Chapter

Flexibility or flexploitation? Problems with work–life balance in a low-income neighbourhood

Hartley Dean

in Social Policy Review 20

Published by Policy Press

Published in print June 2008 | ISBN: 9781847420763
Published online March 2012 | e-ISBN: 9781447303473 | DOI: http://dx.doi.org/10.1332/policypress/9781847420763.003.0007
Flexibility or flexploitation? Problems with work–life balance in a low-income neighbourhood

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‘Work-life balance’ is a contested notion, involving conflicting interpretations of ‘flexibility’ in relation to employment and family commitments. It may be justified on the basis of social care, a business case or the contemporary public policy compromise. In practice however, people's capacity as employee and family members to achieve the kind of flexibility they want rests on their bargaining power. This chapter draws on findings from a small-scale qualitative investigation of work-life balance in low income neighbourhoods in the UK. It discusses different perspectives on the relationship between the worlds of paid employment and family life; the social welfare perspective, the liberal/business perspective and the ‘Third Way’ public policy perspective. It also discusses bargaining power in relation to employer practices, income maintenance and childcare arrangements. The chapter ends by integrating the analysis of various perspectives on work-life balance with the experiences of households, most of whom were identified as having very limited bargaining power.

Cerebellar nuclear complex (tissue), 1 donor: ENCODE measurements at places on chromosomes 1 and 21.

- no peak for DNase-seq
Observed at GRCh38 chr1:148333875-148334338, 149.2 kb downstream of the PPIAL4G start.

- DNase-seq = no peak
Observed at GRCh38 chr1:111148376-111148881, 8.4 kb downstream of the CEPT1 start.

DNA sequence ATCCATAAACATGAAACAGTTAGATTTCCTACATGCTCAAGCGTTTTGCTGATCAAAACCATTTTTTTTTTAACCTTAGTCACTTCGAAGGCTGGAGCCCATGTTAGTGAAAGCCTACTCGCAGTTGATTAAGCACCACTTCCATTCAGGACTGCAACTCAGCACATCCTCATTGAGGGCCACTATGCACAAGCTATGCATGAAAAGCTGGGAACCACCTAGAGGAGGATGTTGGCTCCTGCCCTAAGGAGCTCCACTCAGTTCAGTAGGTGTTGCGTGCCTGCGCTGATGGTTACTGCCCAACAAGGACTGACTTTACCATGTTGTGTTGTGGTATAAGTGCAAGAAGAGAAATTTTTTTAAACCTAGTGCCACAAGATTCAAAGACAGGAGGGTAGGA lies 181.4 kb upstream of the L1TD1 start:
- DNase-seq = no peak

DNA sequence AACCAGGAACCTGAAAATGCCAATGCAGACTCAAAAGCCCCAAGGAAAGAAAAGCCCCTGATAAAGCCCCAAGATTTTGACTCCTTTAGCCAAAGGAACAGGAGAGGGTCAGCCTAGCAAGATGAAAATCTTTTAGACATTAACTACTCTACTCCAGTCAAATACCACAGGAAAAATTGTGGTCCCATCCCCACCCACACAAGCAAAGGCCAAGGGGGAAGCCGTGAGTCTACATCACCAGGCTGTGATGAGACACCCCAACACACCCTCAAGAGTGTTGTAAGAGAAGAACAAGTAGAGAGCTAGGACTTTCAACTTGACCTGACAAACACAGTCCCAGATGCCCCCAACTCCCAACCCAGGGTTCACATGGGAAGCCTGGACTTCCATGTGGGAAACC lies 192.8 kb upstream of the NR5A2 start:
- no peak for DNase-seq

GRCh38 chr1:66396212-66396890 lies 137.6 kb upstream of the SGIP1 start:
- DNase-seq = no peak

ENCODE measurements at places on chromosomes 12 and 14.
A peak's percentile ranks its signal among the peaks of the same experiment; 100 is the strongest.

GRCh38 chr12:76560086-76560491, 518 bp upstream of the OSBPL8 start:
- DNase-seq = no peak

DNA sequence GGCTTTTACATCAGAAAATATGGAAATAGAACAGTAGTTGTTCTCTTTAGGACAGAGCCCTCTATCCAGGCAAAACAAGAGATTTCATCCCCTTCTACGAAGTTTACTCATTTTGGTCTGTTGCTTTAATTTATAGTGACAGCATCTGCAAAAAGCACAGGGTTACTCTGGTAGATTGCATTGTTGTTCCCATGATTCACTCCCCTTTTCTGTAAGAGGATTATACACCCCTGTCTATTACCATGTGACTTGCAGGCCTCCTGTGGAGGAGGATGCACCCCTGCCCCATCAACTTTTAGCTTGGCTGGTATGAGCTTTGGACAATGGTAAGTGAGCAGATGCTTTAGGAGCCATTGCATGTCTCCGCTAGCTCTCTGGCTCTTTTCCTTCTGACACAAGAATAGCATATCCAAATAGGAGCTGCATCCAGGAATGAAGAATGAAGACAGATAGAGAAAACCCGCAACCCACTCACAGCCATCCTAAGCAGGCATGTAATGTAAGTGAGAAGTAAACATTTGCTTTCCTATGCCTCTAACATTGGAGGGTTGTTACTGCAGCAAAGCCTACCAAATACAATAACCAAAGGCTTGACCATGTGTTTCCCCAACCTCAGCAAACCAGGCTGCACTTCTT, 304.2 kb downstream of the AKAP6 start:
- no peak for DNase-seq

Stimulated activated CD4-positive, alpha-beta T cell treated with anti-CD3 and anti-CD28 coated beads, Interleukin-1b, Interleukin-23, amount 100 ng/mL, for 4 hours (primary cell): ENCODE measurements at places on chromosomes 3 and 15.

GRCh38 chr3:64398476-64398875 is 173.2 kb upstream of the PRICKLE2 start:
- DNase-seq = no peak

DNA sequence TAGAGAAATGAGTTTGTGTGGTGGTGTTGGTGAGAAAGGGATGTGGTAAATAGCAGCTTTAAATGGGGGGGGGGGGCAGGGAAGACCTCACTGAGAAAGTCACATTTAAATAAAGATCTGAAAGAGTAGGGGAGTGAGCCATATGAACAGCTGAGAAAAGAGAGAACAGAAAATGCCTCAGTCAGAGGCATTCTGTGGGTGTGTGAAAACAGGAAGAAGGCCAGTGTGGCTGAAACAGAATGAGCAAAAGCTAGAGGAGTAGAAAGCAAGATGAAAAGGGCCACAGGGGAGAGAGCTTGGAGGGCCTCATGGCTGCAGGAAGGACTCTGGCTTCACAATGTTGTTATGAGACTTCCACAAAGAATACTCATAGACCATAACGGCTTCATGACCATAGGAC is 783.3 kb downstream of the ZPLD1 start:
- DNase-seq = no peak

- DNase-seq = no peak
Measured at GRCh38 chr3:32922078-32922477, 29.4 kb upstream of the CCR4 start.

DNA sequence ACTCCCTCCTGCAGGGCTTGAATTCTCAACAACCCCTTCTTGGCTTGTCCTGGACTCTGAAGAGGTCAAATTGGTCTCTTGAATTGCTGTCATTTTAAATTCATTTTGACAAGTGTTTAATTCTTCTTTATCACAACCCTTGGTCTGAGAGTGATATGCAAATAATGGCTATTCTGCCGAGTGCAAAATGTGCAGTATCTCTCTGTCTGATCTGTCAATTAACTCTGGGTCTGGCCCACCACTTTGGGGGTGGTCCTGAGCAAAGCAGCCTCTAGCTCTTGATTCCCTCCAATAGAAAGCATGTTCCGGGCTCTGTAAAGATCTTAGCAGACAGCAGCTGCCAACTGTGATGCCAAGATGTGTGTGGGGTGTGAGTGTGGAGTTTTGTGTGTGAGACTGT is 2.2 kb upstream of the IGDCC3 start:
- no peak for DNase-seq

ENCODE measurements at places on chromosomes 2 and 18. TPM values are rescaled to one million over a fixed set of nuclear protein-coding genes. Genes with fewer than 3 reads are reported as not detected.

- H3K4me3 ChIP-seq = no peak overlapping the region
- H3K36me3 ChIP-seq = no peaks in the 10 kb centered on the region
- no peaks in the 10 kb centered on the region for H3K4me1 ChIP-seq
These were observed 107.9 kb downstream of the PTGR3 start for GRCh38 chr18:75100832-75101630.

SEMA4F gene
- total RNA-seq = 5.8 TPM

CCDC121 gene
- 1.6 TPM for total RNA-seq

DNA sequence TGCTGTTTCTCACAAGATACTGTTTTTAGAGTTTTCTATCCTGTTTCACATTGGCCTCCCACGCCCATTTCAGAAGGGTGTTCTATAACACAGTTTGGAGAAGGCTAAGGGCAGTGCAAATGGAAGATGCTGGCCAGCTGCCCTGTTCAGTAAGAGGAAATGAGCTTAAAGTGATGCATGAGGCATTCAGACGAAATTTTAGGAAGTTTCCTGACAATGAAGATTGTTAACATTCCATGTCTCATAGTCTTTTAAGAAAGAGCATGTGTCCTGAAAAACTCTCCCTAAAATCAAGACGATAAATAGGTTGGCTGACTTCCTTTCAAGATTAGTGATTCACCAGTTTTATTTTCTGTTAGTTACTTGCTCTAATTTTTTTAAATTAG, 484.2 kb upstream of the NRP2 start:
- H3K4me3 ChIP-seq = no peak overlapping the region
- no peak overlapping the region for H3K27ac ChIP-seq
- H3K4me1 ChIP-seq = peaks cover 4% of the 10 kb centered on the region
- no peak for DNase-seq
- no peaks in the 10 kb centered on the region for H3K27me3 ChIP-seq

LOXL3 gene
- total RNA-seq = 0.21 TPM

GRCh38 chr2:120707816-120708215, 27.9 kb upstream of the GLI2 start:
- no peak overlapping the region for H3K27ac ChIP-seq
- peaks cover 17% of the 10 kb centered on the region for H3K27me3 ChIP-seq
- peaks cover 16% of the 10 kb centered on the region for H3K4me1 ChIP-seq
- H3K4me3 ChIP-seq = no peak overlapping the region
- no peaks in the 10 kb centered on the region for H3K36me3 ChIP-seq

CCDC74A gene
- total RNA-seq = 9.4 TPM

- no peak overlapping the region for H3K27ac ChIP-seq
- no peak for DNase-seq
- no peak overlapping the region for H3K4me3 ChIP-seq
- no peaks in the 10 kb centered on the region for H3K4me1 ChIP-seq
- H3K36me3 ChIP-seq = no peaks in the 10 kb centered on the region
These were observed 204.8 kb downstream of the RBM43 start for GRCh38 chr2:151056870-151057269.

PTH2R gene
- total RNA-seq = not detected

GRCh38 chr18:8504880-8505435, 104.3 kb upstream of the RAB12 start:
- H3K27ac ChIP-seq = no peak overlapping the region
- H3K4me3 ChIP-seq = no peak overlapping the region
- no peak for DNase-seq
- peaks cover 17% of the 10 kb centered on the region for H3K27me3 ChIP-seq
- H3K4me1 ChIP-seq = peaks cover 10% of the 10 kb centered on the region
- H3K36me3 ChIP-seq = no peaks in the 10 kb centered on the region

Keywords: work-life balance; flexibility; employment; family commitments; low income neighbourhood; paid employment; family life; bargaining power

Chapter.  7585 words. 

Subjects: Social Research and Statistics

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